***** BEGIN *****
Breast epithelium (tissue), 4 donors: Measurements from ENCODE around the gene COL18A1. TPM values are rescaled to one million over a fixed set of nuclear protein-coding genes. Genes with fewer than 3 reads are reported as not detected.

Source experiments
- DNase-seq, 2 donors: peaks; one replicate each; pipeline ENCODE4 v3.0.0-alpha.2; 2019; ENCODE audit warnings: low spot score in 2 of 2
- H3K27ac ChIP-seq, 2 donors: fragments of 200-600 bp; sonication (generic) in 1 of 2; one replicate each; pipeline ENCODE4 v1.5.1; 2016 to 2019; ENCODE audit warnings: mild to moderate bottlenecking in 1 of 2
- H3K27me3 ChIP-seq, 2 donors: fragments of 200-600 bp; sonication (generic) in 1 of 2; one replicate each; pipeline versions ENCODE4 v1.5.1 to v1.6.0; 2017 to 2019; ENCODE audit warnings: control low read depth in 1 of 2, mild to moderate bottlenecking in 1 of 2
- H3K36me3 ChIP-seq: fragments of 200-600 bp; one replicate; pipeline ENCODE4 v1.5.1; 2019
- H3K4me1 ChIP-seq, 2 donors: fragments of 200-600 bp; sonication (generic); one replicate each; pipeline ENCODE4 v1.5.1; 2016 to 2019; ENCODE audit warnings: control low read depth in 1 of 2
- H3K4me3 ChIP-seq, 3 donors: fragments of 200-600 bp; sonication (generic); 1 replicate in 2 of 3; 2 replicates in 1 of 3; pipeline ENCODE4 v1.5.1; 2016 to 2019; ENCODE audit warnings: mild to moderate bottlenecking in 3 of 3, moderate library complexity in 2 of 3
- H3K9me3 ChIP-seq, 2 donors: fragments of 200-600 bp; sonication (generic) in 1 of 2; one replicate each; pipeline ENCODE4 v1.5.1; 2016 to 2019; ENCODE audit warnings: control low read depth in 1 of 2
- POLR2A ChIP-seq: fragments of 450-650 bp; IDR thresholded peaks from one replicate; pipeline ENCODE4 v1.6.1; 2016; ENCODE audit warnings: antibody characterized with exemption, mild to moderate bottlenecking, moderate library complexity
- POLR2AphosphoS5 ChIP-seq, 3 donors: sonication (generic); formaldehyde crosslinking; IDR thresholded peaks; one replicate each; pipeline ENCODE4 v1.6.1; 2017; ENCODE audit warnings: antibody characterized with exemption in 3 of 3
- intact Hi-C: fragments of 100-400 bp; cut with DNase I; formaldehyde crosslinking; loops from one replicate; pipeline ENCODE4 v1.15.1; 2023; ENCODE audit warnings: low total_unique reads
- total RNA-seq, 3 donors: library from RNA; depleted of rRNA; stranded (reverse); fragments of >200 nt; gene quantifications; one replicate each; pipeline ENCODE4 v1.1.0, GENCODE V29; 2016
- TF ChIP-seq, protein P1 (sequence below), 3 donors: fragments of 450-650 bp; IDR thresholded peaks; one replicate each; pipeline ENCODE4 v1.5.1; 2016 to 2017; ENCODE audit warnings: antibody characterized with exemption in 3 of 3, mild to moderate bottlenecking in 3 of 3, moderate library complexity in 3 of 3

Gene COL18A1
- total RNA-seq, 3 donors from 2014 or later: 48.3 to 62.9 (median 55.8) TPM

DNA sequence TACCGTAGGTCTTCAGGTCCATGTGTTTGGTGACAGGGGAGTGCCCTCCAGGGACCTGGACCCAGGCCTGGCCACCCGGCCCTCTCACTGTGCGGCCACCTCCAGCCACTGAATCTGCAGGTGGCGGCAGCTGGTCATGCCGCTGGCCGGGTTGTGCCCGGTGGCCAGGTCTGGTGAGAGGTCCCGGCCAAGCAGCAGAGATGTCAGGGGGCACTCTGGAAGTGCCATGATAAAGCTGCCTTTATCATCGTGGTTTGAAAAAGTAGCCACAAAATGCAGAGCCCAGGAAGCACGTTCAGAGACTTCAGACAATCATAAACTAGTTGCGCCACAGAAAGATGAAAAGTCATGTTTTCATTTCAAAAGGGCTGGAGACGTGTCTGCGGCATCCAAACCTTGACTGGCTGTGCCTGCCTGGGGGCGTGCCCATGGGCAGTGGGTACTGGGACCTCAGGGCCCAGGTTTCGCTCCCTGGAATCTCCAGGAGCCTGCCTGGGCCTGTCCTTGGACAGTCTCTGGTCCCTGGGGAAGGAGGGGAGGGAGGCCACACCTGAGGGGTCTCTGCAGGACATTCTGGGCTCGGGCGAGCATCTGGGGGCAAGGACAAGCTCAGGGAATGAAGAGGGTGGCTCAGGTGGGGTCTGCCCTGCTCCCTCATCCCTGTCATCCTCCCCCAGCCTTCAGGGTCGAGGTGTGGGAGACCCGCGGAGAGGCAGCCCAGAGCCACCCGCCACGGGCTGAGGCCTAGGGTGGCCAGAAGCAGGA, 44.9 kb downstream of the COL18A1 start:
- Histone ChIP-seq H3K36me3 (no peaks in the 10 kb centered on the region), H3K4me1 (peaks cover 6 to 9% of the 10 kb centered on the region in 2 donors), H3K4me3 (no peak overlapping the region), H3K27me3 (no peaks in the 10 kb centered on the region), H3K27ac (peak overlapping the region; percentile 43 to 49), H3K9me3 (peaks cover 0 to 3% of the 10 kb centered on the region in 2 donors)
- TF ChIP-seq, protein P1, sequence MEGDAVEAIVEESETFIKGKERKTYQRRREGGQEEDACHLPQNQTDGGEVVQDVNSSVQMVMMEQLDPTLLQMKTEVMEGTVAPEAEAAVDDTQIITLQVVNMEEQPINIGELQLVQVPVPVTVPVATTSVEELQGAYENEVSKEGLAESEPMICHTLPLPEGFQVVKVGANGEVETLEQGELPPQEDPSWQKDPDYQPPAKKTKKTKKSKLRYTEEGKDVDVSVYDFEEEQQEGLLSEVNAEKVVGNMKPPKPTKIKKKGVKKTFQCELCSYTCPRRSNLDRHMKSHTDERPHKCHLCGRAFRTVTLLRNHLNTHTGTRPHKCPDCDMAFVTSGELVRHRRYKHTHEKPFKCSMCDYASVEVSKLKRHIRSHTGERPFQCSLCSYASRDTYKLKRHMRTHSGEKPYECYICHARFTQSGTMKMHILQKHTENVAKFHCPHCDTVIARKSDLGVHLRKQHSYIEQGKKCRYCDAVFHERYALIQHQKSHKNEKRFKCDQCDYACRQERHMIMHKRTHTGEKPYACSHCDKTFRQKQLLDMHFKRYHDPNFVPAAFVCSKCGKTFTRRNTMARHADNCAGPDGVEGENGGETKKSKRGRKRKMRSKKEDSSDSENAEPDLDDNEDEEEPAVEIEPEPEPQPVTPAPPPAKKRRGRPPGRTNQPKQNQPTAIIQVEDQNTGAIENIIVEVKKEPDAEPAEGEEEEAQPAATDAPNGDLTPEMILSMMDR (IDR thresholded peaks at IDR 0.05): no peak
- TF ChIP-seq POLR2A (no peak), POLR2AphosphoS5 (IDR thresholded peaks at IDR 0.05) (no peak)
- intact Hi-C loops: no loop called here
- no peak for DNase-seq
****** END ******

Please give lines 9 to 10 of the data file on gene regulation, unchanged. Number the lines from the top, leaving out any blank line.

- H3K9me3 ChIP-seq, 2 donors: fragments of 200-600 bp; sonication (generic) in 1 of 2; one replicate each; pipeline ENCODE4 v1.5.1; 2016 to 2019; ENCODE audit warnings: control low read depth in 1 of 2
- POLR2A ChIP-seq: fragments of 450-650 bp; IDR thresholded peaks from one replicate; pipeline ENCODE4 v1.6.1; 2016; ENCODE audit warnings: antibody characterized with exemption, mild to moderate bottlenecking, moderate library complexity